It is with those thoughts in mind that we are reaching out to our governing body to ask for your help in partnering with us to clean up our game and protect its future. Our game is being tarnished by coaches who are not being held to any kind of standard when it comes to IHSAA rules pertaining to recruiting and by school administrators who are allowing this to happen. Unfortunately, we have high school basketball programs in our state who are operating like prep schools and bringing players from all over the state, country, and in some cases internationally for the purpose of playing “high school” basketball. The article published in the Indianapolis Star last month by Kyle Neddenriep is just one of many examples. Kids are following AAU coaches who have been hired at high schools because they are obviously promising to bring players with them and as a result we have high school players who are attending 3 and 4 schools during their careers. Other schools in our association are actively bringing kids in from out of state and out of the country, finding and or providing housing for them and creating completely different rosters out of nowhere. The consequences of allowing this type of recruiting to occur are great and they are being felt by the kids currently playing the game. Kids in these programs and the kids who compete against them are learning all the wrong things. They are taking these values with them when they leave high school.  Even worse, generations of future players won’t have the opportunity to experience a meaningful high school basketball experience.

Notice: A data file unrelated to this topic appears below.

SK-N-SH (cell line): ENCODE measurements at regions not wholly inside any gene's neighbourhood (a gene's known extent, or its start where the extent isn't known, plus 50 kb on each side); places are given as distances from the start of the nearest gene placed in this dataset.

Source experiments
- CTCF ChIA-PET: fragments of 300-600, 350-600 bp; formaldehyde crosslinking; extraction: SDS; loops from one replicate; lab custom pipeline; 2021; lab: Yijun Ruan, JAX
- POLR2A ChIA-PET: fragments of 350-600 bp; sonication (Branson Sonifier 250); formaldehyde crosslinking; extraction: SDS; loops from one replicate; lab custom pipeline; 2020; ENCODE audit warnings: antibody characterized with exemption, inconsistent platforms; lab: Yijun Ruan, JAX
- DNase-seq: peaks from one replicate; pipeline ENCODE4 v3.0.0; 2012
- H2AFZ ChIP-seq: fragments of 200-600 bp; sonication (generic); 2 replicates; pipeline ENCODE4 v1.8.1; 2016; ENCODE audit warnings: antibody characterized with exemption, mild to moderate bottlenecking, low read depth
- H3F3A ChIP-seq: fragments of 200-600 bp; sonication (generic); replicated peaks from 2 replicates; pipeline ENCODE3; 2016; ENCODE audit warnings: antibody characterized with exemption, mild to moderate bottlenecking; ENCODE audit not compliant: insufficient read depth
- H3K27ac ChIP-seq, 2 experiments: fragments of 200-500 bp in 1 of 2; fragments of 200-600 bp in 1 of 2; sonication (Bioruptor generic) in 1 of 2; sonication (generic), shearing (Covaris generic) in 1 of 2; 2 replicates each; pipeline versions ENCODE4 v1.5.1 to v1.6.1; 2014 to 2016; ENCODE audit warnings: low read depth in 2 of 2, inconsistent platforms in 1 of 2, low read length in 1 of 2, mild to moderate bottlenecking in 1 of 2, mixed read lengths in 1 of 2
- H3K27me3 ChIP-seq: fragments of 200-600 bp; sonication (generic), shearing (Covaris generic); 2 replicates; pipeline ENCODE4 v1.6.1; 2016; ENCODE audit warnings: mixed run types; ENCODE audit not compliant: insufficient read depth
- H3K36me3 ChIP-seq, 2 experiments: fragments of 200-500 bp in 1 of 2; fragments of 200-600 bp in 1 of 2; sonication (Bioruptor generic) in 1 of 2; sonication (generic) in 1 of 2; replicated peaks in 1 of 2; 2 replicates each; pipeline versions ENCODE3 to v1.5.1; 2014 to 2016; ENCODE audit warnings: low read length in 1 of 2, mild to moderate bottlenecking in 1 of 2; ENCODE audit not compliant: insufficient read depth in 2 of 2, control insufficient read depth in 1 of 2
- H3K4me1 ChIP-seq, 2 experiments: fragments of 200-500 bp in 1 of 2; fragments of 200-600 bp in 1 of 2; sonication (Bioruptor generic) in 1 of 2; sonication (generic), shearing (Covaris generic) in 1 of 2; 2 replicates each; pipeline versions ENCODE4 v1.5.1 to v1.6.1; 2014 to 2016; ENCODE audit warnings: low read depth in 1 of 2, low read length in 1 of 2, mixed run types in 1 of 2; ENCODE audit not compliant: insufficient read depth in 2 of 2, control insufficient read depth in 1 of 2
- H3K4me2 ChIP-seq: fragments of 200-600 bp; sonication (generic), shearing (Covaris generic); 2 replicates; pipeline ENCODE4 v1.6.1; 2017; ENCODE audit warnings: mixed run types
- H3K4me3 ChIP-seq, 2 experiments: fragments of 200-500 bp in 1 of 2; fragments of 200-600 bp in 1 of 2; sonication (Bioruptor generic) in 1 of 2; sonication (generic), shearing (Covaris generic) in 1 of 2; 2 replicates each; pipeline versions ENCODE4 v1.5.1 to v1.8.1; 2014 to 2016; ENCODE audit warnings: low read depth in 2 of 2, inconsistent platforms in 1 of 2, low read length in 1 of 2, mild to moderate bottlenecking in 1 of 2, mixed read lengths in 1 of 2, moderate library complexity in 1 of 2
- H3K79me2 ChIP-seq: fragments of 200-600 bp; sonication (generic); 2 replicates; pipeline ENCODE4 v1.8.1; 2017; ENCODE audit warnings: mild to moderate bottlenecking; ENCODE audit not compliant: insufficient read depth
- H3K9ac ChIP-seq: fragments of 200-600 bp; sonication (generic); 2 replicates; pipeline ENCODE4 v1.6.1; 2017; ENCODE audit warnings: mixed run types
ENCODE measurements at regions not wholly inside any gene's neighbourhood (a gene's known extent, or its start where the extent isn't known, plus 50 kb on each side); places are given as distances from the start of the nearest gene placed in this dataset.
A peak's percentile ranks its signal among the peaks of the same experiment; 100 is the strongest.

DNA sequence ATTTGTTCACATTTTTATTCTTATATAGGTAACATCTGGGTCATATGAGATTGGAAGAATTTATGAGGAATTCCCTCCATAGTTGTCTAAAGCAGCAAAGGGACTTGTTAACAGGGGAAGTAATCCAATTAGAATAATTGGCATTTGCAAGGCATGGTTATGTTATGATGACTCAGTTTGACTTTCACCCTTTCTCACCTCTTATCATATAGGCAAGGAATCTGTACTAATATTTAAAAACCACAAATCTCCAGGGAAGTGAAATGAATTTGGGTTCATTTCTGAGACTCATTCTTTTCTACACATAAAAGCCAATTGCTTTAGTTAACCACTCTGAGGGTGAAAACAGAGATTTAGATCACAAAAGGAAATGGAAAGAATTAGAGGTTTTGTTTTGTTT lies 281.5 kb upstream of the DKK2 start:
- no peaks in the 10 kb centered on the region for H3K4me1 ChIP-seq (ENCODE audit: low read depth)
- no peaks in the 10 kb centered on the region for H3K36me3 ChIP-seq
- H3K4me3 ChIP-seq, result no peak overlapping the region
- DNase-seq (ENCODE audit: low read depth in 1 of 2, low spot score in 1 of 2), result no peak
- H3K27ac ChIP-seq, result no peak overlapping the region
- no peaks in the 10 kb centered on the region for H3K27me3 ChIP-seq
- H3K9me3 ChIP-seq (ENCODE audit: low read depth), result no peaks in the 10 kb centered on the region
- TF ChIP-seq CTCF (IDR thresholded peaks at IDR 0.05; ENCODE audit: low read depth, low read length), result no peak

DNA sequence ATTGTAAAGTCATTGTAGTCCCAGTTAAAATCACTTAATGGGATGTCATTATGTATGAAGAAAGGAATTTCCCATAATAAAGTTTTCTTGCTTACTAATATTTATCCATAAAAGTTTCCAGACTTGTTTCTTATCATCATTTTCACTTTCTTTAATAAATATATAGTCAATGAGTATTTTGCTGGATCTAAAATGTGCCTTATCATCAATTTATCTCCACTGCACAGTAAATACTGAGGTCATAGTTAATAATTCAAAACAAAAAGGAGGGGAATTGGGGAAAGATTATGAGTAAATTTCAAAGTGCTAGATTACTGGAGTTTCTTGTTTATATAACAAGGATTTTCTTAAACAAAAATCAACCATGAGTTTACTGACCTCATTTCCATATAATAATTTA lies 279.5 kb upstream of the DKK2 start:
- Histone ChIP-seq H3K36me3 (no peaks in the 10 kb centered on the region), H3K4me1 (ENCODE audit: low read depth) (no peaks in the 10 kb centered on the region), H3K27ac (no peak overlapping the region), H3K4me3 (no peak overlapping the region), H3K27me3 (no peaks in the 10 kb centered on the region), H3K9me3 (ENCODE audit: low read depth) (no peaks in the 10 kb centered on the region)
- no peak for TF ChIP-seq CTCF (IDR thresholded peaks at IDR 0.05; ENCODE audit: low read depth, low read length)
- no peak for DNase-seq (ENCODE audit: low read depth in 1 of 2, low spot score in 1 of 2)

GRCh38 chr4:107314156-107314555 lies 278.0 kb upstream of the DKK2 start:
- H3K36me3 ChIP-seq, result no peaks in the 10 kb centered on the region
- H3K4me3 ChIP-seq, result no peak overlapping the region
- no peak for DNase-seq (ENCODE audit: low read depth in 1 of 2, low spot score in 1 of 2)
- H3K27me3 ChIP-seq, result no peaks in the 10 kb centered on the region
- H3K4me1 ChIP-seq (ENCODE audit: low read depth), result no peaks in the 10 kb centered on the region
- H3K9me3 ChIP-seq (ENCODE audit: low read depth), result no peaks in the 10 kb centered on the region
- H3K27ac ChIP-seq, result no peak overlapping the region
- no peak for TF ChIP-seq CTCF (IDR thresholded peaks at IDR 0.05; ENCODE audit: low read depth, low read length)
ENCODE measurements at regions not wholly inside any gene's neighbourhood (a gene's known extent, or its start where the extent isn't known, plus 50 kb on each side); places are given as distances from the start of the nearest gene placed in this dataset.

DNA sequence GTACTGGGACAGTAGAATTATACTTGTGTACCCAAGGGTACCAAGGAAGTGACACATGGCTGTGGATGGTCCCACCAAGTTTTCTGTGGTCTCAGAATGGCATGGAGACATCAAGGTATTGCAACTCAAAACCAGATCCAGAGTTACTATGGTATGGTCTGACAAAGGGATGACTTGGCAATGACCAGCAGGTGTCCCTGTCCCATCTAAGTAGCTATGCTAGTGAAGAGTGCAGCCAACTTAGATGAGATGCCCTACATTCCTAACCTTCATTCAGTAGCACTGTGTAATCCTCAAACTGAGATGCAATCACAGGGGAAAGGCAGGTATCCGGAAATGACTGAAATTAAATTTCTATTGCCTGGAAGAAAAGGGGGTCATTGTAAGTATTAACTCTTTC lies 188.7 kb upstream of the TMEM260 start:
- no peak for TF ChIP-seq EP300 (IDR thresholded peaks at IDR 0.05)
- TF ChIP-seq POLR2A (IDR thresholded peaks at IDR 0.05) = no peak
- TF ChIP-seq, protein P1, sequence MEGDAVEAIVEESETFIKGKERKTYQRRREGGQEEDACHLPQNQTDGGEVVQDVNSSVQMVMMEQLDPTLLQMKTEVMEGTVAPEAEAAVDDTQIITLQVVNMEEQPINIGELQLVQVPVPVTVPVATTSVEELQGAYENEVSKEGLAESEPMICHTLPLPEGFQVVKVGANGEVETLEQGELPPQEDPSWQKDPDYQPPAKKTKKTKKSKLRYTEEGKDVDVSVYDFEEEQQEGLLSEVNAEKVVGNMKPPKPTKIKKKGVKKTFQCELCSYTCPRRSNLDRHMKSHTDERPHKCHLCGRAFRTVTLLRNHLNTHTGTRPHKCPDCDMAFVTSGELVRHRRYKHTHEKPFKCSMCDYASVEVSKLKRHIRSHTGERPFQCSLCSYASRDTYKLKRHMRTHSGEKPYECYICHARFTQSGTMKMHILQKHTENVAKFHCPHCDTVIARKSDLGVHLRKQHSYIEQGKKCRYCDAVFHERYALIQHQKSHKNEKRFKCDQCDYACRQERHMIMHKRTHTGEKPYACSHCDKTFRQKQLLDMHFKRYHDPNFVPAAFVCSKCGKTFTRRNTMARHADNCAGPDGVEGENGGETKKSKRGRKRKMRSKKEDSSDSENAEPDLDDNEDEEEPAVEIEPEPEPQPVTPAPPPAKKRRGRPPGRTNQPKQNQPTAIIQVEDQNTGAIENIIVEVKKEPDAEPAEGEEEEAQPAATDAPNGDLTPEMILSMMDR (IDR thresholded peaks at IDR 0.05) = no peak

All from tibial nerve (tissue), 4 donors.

As coaches and administrators we all take pride in the success stories that come from the investment that we make in kids, however we are now going to have to collectively acknowledge that we are setting kids up to fail. Instead of putting their head down and going to work when things get hard, our players are learning to quit and try to find a new and easy short cut to success. If this trend continues and it is growing at an alarming pace, the school and community connection to it’s high school basketball teams will be lost. The role of the coach in a school and community will be changed and instead of the coach establishing meaningful relationships with young people through youth and middle school  programs the coach becomes the recruiter for the annual varsity team.  As opposed to the basketball program being a source of pride in the community, teams are becoming just a group of kids brought together to play a season and the JV, Freshman, middle school, and youth levels will cease to be a priority or even exist. This isn’t a prediction, it is already a reality in many schools. In the end, what is happening is the opposite of education based athletics and we have to stop it.